Interviewing Organization: Iran Human Rights Documentation Center (IHRDC)

Date of Interview: January 19, 2011

Interviewer: IHRDC Staff

This statement was prepared pursuant to an interview with Saeeda Siabi. It was approved by Ms. Siabi on May 28, 2011.



1. My name is Saeeda Siabi. I’m from Azerbaijan, Iran. On December 22, 1981, I was arrested with my husband and my four month old son. I spent four and a half years in prison, and suffered severe mistreatment, sexual harassment and rape during interrogation.

2. It’s painful to remember the bitter memories of the past. I’ve forgotten some incidents that happened to me in prison 29 years ago but there are things that I can never forget. Today, I would like to share with you some of those bitter memories.

3. I grew up in a politically active family. My husband and I were both political activists. Like our families, we were engaged in political activities against the Islamic Republic right from the inception of the regime. We believed that the establishment of a clerical system was a step backward for the Iranian people. We believed the clerics were ignorant, savage and barbaric people who would lead our beloved country to destruction. Thus, both of our families were against the regime.

4. The early years of the revolution were very difficult years for all Iranians. The regime brutally targeted the opposition. They arrested, tortured, decapitated and executed them. The regime gradually curtailed the political freedom of political activists.

5. Due to financial hardship, I was living with my sister and brother-in-law, a newly married couple, in a house in Tabriz city. After a while, we understood that it was unsafe for us to live in that house. Therefore, we started looking for a new house.

6. Realizing the imminent danger and that our comrades had been arrested, my brother-in-law and sister left the house. My husband and I looked for a new house. Meanwhile, one of our comrades who were arrested betrayed us and gave our address while under torture. Thus, my husband and I were arrested.


7. It was 4:30 in the morning. I was awake breastfeeding my baby. We had a guest, a young guy, that night, too. Because oil was rationed and we did not have extra oil, he was sleeping with us in the same room. We could hardly heat one room. Around that time, I suddenly heard beating on all the doors and then a rush of footsteps on the stairs and roof. I looked outside and saw that IRGC guards were everywhere. We lived on a dead end road. The street was full of guards.

8. Immediately, the IRGC entered my house. They were armed. Without questioning, they arrested everyone including our young guest. I asked the reasons for my arrest. They said, “Madam! We have a question for you and you’ll be back soon. There is no need to worry.” It was the common lie they told everybody who was arrested during those years. We all knew it.

9. They searched our house thoroughly, even inside our shoes. We had placed a Tofan party’s publication in a pressure cooker. They found it and took it with them. Half an hour later, they took us out of the house, blindfolded us and made us sit in a Pikan car. They didn’t allow me to put on my shoes. They took me with sandals. They separated us and put us in different cars and blindfolded us. Before covering my eyes, I noticed in a blink that there were four cars ahead of us and four behind us in front of the house. They drove us to a Sepah center. Some guards stayed in our home though. Later we found out that they arrested everyone who had happened to visit us. They believed it was a team house.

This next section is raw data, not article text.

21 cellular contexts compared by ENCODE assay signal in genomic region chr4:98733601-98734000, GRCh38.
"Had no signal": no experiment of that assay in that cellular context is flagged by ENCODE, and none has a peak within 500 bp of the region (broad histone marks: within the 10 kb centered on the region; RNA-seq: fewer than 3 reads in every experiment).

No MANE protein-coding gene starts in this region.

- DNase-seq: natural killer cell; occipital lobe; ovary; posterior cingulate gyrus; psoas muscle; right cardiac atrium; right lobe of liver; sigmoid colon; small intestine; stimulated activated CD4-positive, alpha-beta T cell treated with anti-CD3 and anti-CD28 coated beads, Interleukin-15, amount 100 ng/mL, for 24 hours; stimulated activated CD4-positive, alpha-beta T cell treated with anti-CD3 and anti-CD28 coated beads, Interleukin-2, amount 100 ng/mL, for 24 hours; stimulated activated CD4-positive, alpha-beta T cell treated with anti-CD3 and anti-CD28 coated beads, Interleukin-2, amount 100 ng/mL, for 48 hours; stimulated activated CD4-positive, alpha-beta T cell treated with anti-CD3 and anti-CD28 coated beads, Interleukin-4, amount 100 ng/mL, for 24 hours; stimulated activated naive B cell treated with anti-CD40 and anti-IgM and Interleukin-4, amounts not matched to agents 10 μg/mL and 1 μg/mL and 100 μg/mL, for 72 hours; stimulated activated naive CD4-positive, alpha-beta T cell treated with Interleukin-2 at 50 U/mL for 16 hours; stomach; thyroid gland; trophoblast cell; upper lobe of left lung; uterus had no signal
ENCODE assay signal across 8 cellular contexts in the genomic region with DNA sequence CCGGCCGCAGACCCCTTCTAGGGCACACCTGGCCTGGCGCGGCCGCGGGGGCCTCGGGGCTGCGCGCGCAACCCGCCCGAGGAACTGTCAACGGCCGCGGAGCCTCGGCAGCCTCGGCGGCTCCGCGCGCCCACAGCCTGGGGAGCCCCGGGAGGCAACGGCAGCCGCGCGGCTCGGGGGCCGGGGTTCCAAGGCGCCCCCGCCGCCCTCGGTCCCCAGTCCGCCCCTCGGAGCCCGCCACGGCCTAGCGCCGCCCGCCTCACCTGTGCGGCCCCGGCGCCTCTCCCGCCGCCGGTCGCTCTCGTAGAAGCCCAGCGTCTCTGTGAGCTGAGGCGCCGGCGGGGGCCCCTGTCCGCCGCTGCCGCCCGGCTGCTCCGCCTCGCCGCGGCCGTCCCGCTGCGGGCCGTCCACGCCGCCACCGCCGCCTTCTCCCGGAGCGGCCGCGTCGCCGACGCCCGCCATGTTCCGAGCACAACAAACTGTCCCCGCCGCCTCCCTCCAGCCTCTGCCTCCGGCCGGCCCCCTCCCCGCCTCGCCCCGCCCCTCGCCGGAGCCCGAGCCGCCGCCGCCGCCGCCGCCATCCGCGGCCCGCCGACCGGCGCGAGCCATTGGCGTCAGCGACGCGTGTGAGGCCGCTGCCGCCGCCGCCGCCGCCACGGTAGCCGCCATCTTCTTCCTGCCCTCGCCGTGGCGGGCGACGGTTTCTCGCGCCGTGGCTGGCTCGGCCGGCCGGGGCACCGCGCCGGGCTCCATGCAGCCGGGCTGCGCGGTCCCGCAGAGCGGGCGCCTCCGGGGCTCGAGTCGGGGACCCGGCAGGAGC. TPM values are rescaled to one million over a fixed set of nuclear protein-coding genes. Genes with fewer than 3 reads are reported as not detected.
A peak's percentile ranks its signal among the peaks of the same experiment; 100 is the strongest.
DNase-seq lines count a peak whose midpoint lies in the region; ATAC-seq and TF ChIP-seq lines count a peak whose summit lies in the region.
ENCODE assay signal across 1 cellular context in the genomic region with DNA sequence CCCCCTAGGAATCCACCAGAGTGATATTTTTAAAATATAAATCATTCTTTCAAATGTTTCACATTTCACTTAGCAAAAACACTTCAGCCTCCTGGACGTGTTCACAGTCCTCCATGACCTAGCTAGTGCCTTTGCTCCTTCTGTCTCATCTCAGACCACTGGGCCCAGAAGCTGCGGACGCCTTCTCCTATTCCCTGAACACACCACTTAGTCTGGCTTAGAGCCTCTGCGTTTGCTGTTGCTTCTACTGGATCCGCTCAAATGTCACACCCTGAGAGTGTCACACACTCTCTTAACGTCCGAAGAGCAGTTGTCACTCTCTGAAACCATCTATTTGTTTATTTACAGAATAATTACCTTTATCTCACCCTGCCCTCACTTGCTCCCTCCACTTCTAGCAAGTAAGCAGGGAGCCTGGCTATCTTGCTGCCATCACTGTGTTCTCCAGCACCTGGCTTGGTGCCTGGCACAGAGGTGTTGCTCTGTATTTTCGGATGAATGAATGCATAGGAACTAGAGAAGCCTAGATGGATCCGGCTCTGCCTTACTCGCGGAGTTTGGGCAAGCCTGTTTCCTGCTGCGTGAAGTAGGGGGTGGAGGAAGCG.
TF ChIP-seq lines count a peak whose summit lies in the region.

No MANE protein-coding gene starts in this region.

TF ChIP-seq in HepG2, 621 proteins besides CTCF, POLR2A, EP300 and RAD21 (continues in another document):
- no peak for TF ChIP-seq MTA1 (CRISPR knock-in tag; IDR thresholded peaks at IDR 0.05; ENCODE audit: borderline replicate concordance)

Witness Statement of Mojtaba Saminejad

Name: Mojtaba Saminejad

Place of Birth: Tehran, Iran

Date of Birth: September 30, 1980

Occupation:: Blogger, journalist, human rights activist

Interviewing Organization: Iran Human Rights Documentation Center (IHRDC)

Date of Interview: February 4, 2011

Interviewer: IHRDC Staff

This statement was prepared pursuant to an interview with Mojtaba Saminejad. It was approved by Mr. Saminejad on May 18, 2011.


1. My name is Mojtaba Saminejad. I was born on September 30, 1980. I was a student of journalism and communication at Tehran University.

2. I was arrested twice. The first time was on October31, 2004 and I was released after 88 days on bail. Two weeks later, on February 12, 2005, I was arrested again and remained in prison for 21 months.

3. The first time I was arrested for exposing the detention of three bloggers on my blog. However, they charged me with other offenses later for articles that I had written in my blog. Some charges were very serious like insulting the Prophet Mohammad, which if proven, is punishable by death, insulting Ayatollah Khomeini and Ayatollah Khāmene’i, crimes of national security, disturbing public opinion, propaganda against the Islamic Republic and above all, the crime of insulting to Prophet Mohammad.

4. It was around 8 p.m. when I was arrested the first time. I was at home with my mother, one of my brothers and a friend. Four people came at the door and asked for me. I went to see who they were. They showed me my picture and asked if it was me. I confirmed that it was. They showed me a dossier that contained my writings and introduced themselves as law enforcement officers. They forced their way in and said they wanted to search the house. I asked for a warrant. They did not show one. My mother and I asked them again about a search warrant and who they were. But they said they were from law enforcement. One of them introduced himself as Mr. Tehrani.